Well, this was all funded by Telefilm Canada, so it was all public money. Which is a great way to make a first film, because you have creative control. Actually, I thought this would be hard to get people behind, but so many people are dealing with aging parents or grandparents, or Alzheimer’s disease, or something in the realm of this story. There were a lot of people who felt a certain urgency to get it made. It was a lot easier than I thought it would be.
In the film, Julie Christie’s character is actually pretty young for Alzheimer’s, right? She’s certainly vigorous.
Right. She’s in her early 60s. That was important; that was part of what I wanted to convey in the film. Nobody thinks their parents are old enough, or their spouse is old enough, for this disease. When people we love succumb to this disease it is always unimaginable, because they seem young and full of life. That was important to me with Julie and Gordon. I cast these people where it would seem almost inconceivable that they’d be going through this.
My wife’s grandmother is in a nursing facility not unlike the one in the film. I mean, so many of us go through this. And I have to say, you completely nailed it. The completely friendly, professional surface of life in those places, and the slightly sinister or creepy undercurrents below that. It was almost tough to sit through, it felt so real.
I spent tons of time in a retirement home with my grandmother. So this was personal to me, to some degree. I knew that environment and I wanted to capture it. I started working on this while I was visiting my grandmother, so I just became a sponge for everything that was going on, all the strange dynamics of the place.
Ultimately, it’s like we haven’t figured this stuff out yet, as a society. We can’t go around saying, “These places are terrible. People shouldn’t go into them.” That’s not realistic. There has to be a place for people who are suffering from these kinds of illnesses. Women, by and large, no longer stay home full time, so there’s no longer someone to take full responsibility for their well-being. These places are necessary, and I don’t think they’re terrible. There are really great people that work in these facilities. They do sometimes veer into the realm of condescension, of being a kindergarten and not a place for full-grown adults. There are things I find incredible about them, and there are also other moments that are truly offensive. There can be a very institutional, administrative feeling to the way these people’s lives are managed.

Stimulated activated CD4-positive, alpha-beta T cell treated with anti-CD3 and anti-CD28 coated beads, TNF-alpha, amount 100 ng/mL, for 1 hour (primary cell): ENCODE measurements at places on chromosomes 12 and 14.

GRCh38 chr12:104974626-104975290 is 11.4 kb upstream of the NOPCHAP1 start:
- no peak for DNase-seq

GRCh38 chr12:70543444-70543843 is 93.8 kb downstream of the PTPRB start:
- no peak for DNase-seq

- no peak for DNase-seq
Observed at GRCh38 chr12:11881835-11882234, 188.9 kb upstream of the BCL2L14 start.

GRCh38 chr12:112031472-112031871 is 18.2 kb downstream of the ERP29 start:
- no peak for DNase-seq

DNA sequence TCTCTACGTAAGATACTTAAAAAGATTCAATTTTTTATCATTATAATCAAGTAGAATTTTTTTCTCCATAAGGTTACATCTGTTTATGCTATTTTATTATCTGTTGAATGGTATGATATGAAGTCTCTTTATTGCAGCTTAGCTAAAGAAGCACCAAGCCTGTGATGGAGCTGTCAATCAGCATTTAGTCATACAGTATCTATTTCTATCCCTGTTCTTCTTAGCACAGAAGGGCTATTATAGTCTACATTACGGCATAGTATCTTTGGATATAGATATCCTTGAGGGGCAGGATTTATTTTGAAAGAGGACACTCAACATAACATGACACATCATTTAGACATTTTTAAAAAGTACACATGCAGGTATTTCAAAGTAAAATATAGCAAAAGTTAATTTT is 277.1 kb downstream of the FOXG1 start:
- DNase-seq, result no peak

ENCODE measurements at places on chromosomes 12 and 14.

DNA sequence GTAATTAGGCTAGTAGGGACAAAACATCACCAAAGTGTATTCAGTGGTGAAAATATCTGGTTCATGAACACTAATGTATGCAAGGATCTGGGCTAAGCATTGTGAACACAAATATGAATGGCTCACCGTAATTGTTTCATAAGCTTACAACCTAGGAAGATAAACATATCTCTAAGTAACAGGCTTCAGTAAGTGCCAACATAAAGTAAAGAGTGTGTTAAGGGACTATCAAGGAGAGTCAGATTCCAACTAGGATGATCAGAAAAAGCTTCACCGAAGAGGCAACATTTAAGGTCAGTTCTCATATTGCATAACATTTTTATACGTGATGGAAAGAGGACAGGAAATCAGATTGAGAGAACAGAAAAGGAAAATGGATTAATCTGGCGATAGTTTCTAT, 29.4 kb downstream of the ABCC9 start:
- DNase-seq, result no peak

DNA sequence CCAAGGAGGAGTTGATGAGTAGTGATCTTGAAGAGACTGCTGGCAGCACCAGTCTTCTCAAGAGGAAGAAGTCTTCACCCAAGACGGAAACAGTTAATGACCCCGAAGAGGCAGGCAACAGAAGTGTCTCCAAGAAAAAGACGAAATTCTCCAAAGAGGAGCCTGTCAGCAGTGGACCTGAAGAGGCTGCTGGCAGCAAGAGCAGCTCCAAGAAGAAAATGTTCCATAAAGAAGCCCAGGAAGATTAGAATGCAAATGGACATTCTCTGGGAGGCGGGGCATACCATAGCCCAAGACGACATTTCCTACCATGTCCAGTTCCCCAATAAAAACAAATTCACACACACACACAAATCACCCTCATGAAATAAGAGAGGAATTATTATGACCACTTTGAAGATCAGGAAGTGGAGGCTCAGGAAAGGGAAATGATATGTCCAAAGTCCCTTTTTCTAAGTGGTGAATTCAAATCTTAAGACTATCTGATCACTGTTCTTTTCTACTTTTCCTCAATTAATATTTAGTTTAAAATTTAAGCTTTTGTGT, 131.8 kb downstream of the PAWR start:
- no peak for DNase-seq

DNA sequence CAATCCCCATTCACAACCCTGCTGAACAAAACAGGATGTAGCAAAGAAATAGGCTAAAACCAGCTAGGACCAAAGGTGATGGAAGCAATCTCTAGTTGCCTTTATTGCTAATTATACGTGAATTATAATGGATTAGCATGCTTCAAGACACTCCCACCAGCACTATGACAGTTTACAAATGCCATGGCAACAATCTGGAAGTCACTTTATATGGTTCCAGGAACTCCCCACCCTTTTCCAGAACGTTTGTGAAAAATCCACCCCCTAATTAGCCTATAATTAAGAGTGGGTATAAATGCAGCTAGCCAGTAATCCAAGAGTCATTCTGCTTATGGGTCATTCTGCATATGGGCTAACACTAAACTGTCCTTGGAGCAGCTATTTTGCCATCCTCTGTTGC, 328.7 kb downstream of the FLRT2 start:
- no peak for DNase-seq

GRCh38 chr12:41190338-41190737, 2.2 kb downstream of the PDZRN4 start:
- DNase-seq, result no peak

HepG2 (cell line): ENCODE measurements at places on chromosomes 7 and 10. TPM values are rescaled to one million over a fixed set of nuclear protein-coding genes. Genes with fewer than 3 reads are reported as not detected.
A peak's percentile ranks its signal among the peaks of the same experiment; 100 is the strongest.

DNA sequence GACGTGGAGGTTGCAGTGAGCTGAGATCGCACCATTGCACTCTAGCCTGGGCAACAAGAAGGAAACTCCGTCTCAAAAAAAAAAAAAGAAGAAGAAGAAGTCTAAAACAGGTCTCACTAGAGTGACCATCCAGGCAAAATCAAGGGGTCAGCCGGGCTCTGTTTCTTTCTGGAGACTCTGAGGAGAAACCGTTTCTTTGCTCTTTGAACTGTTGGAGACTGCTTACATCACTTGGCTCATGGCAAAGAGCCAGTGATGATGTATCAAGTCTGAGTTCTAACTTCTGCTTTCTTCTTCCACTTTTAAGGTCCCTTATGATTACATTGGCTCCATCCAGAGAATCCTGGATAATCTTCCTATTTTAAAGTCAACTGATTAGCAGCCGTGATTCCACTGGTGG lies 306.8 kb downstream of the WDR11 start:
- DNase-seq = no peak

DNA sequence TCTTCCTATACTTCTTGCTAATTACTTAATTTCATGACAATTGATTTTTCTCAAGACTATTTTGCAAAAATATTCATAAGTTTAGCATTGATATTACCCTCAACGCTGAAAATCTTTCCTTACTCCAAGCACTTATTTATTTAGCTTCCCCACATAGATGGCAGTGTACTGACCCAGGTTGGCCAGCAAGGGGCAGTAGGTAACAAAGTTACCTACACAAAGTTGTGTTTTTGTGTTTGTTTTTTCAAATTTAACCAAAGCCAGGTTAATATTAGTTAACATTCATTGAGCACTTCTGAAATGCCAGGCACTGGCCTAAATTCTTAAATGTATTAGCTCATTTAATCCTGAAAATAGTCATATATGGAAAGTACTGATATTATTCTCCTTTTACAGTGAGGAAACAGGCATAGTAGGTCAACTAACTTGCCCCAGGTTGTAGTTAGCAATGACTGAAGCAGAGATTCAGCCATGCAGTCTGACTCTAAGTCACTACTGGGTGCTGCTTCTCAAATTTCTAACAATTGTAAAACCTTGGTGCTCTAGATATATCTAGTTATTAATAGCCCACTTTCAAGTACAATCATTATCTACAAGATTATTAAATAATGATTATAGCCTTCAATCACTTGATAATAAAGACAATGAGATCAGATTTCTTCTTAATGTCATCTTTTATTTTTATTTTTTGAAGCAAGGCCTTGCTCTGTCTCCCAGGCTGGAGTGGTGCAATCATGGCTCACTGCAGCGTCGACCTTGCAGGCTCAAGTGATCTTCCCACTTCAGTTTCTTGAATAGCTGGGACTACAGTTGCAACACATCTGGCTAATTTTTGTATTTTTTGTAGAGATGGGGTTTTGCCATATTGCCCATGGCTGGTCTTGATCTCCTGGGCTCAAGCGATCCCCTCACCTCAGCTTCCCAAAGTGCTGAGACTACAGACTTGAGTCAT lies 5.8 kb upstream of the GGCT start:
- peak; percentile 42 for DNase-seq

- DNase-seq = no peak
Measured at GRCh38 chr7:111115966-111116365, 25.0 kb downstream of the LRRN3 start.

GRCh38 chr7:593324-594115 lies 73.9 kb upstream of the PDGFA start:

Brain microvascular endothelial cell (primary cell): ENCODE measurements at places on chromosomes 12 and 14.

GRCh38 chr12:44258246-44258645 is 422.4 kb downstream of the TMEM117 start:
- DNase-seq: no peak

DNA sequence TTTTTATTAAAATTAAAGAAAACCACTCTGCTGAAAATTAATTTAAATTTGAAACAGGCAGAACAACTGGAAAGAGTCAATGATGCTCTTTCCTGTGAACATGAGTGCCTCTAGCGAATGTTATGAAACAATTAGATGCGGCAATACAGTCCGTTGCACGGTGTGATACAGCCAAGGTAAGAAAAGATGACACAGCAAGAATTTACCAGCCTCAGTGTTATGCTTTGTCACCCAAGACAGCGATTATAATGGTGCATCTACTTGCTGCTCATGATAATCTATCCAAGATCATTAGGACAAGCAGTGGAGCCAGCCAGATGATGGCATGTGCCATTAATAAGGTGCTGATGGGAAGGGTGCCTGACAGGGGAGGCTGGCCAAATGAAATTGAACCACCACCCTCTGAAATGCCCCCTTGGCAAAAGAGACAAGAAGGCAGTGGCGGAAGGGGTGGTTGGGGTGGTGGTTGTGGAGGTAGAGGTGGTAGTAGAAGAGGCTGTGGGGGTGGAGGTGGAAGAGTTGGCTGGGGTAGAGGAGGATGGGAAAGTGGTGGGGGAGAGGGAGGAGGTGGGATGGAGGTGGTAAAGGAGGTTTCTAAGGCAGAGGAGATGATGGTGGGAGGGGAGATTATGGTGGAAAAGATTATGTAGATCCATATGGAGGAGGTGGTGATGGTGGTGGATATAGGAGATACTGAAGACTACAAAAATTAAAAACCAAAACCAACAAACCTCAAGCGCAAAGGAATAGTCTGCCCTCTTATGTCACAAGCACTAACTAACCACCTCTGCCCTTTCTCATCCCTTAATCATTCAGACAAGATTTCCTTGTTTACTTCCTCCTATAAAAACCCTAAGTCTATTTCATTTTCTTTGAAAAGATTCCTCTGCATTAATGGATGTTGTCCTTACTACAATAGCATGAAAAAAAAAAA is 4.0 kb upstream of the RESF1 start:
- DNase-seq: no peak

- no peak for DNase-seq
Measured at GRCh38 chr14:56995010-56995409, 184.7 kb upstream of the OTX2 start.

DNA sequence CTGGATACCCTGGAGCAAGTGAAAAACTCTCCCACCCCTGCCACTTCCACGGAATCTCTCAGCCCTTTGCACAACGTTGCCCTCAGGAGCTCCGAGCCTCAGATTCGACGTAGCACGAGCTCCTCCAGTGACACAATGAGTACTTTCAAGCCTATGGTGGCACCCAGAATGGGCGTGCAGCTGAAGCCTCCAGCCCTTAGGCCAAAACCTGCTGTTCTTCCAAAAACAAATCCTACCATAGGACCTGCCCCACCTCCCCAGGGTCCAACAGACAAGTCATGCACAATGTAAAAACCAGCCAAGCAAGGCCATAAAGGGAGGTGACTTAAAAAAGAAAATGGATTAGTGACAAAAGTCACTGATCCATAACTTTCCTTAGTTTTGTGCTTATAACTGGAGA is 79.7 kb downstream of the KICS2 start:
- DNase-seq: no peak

You have this character, the director of the facility, who’s just perfect. She’s brisk, professional, nice enough in her way. But she’s basically a bureaucrat, pushing paper and moving the product.
Yeah, and in fact, I don’t think she’s a bad person. I just think she’s dealing with hundreds of people every day, and with a lot of serious concerns. You can’t stay emotionally engaged with all of them. You do get these people who’ve been to too many corporate retreats or something. I remember one tour of a retirement facility I once went to, when I was looking for a place for my grandmother. I was asking about the age range, because my grandmother was in her 90s at the time. So I asked, “Most of the people here seem to be in their 70s. Do you have any older people living here?” And the answer was: “Oh, we’ve got a few people in their 80s and quite a few in their 90s. We’ve got quite a crop.” So I thought — hmm, interesting way to refer to people older than you. A crop! There’s a certain language that comes with this territory that’s pretty off-putting.